Why Some People Think King Tut’s Frightening Curse Extends To Idaho
The Curse of King Tut, a tale that has intrigued people for decades, allegedly began with a warning inscribed on a tablet found in the Egyptian tomb by archaeologists Howard Carter and Lord Carnarvon in 1922. However, they blew off this sign, which may have led to a series of unfortunate events.
What is King Tut's Curse?
According to legend, Lord Carnarvon received a mosquito bite upon entering the tomb and died six weeks later. His dog in England strangely howled and died at that exact moment, and the lights in his hotel in Cairo went out. Many of Howard Carter's friends and associates also faced misfortunes; even his pet canary was killed by a cobra. Carter himself succumbed to lymphoma sixteen years later.
How Did King Tut's Curse Come To Idaho?
In an unexpected and unknown Idaho twist, 83 years after the tomb's opening, the Museum of Idaho received a mysterious call. Rod Hansen, the Director of Exhibitions, was told a fascinating story. The caller's grandfather, a friend of Lord Carnarvon, was gifted two small statues from King Tut's tomb as a gesture of gratitude. These statues turned out to be "cursed" as well.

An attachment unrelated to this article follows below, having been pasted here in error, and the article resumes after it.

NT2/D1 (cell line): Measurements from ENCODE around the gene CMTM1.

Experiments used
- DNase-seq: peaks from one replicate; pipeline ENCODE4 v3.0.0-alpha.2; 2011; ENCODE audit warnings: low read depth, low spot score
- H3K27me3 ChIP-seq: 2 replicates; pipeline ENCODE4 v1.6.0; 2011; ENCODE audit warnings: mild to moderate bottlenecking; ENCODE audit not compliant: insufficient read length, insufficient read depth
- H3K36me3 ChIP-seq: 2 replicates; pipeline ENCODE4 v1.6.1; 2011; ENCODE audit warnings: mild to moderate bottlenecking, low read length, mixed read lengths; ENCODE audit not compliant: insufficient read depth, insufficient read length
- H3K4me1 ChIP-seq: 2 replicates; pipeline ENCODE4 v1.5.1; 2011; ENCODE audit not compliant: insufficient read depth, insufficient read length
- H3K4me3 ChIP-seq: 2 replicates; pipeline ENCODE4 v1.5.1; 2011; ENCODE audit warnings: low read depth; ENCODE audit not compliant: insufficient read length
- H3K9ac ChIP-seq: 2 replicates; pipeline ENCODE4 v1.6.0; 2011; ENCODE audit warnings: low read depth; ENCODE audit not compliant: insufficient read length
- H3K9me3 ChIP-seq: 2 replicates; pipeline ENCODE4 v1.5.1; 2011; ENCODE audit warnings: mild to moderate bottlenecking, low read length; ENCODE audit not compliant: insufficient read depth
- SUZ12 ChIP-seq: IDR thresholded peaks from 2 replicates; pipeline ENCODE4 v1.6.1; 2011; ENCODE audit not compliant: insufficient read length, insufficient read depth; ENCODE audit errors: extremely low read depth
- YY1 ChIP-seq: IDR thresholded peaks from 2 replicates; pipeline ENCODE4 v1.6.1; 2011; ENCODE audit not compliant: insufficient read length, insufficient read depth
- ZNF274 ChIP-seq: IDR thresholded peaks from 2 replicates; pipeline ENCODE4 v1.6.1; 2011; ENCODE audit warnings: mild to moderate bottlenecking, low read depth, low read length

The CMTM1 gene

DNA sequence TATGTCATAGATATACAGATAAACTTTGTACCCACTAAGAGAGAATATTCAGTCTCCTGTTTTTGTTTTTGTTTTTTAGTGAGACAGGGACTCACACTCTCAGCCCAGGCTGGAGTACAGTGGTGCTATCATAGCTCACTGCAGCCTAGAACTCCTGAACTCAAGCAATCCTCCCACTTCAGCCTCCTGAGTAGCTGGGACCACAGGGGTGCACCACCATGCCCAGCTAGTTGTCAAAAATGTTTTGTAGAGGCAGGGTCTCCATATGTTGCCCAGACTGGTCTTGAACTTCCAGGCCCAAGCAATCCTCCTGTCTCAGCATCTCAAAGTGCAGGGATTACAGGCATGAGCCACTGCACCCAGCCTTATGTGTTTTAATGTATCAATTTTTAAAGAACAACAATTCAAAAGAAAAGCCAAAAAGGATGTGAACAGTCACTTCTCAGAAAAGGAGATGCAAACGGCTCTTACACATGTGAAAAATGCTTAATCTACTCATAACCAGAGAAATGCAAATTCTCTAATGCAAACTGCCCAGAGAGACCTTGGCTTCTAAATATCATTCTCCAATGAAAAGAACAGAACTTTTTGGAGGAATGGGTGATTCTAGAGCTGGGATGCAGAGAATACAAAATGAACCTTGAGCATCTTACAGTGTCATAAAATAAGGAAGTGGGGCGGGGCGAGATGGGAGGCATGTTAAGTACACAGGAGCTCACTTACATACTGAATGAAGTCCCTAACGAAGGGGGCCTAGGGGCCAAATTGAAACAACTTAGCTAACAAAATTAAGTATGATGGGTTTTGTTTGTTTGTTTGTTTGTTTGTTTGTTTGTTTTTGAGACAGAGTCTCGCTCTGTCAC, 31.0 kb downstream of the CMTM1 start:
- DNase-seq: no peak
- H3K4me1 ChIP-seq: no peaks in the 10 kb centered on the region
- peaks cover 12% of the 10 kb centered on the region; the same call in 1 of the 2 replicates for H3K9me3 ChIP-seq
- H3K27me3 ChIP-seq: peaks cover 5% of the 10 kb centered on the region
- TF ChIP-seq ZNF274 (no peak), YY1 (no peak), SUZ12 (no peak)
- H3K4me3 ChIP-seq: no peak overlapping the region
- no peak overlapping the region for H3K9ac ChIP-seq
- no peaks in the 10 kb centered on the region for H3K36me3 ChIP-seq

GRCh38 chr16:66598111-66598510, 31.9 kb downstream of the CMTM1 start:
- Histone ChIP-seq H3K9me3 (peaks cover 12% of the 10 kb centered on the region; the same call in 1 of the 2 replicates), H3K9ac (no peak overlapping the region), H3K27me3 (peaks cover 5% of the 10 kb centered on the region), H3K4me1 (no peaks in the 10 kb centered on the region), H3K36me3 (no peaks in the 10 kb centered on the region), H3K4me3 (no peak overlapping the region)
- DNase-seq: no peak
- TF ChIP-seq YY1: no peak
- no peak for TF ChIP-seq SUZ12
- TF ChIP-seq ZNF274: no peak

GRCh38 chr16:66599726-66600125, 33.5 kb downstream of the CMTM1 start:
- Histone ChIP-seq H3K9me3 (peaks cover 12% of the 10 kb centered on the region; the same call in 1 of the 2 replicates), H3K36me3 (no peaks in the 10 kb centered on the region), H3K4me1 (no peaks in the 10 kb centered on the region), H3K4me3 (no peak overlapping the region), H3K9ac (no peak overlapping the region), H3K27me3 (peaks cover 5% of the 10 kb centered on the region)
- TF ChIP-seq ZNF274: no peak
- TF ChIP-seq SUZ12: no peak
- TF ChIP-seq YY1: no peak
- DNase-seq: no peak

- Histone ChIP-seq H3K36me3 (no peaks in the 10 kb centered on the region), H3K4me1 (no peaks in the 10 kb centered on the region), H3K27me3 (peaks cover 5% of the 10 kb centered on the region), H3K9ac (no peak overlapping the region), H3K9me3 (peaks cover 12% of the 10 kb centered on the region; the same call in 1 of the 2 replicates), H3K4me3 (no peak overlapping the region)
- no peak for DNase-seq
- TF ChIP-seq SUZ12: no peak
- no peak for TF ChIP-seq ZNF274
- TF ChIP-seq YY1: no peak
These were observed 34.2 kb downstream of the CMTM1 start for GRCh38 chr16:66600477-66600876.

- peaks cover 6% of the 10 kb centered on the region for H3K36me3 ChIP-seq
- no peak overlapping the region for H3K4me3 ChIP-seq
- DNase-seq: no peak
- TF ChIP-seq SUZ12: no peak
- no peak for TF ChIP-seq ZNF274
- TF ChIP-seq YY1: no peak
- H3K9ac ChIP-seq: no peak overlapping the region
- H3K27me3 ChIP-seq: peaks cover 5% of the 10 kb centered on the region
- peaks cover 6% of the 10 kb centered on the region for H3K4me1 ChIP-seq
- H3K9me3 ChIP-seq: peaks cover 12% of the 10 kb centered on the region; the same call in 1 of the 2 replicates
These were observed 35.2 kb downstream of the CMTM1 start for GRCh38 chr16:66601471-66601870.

The statues remained in the family for generations. Multiple marriages and businesses in this family failed. The heir didn't initially connect the bad luck to the artifacts. However, he willed the statues to his unborn grandson on his deathbed, thinking they might be valuable.
The grandson, a three-time Olympian and businessman, took possession of the statues in 1996 when his life immediately worsened. Accidents, business failures, and other misfortunes haunted him. Attempting to break the curse, he offered the statues to the Museum of Idaho.
The museum received the statues, two figures wrapped carefully and bearing the names Horus The Child and Isis and Horus. Rod Hansen, unsure of their authenticity, sought expert opinions. The verdict: the statues are real and date back to the time of King Tut.
As for the curse, there's no concrete proof of its existence. Many of the dramatic stories, like the lights going out in Cairo or Lord Carnarvon's death, have been debunked. So, are these statues indeed cursed? Rod Hansen hasn't experienced any ill fortune since acquiring them. For now, the mystery of the "Curse of the Pharaohs" remains just that – a mystery.
Where Can I See The Cursed Statues?
You won't find these "cursed" statues on display at the Museum of Idaho, as they are kept securely in a vault, ensuring that Idaho remains safe from any supposed ancient curses... for now!
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